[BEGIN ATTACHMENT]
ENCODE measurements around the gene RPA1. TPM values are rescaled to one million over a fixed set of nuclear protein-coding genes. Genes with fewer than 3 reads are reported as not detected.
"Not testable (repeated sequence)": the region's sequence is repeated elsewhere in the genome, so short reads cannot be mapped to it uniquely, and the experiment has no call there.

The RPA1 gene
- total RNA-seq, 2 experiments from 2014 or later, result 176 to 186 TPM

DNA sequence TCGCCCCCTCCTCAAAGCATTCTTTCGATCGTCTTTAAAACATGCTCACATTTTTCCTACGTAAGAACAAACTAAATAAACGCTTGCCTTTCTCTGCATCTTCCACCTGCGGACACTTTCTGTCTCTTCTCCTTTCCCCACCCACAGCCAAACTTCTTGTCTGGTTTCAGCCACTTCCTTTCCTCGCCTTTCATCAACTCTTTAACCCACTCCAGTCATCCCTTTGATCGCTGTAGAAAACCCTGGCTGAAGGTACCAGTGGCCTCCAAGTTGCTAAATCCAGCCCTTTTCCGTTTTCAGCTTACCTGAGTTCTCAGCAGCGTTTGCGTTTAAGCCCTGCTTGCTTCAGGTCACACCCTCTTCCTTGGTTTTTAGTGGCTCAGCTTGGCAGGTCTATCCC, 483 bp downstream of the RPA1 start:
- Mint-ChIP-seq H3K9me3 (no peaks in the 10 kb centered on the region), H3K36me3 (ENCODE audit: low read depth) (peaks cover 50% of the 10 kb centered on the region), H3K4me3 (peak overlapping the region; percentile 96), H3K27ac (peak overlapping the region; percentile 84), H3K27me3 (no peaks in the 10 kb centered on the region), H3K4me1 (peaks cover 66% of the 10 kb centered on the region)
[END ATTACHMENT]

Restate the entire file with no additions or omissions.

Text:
ENCODE measurements around the gene RPA1. TPM values are rescaled to one million over a fixed set of nuclear protein-coding genes. Genes with fewer than 3 reads are reported as not detected.
"Not testable (repeated sequence)": the region's sequence is repeated elsewhere in the genome, so short reads cannot be mapped to it uniquely, and the experiment has no call there.

The RPA1 gene
- total RNA-seq, 2 experiments from 2014 or later, result 176 to 186 TPM

DNA sequence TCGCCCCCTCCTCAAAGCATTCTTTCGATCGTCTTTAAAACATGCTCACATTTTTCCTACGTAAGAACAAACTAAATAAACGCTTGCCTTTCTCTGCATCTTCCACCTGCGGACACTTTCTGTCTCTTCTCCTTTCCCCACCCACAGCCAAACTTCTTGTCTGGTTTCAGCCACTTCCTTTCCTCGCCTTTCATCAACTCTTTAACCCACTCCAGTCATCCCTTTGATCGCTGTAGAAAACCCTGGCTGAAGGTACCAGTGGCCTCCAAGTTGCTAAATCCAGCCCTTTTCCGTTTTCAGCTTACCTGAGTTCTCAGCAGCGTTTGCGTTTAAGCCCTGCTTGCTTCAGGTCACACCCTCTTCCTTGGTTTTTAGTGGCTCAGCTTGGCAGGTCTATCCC, 483 bp downstream of the RPA1 start:
- Mint-ChIP-seq H3K9me3 (no peaks in the 10 kb centered on the region), H3K36me3 (ENCODE audit: low read depth) (peaks cover 50% of the 10 kb centered on the region), H3K4me3 (peak overlapping the region; percentile 96), H3K27ac (peak overlapping the region; percentile 84), H3K27me3 (no peaks in the 10 kb centered on the region), H3K4me1 (peaks cover 66% of the 10 kb centered on the region)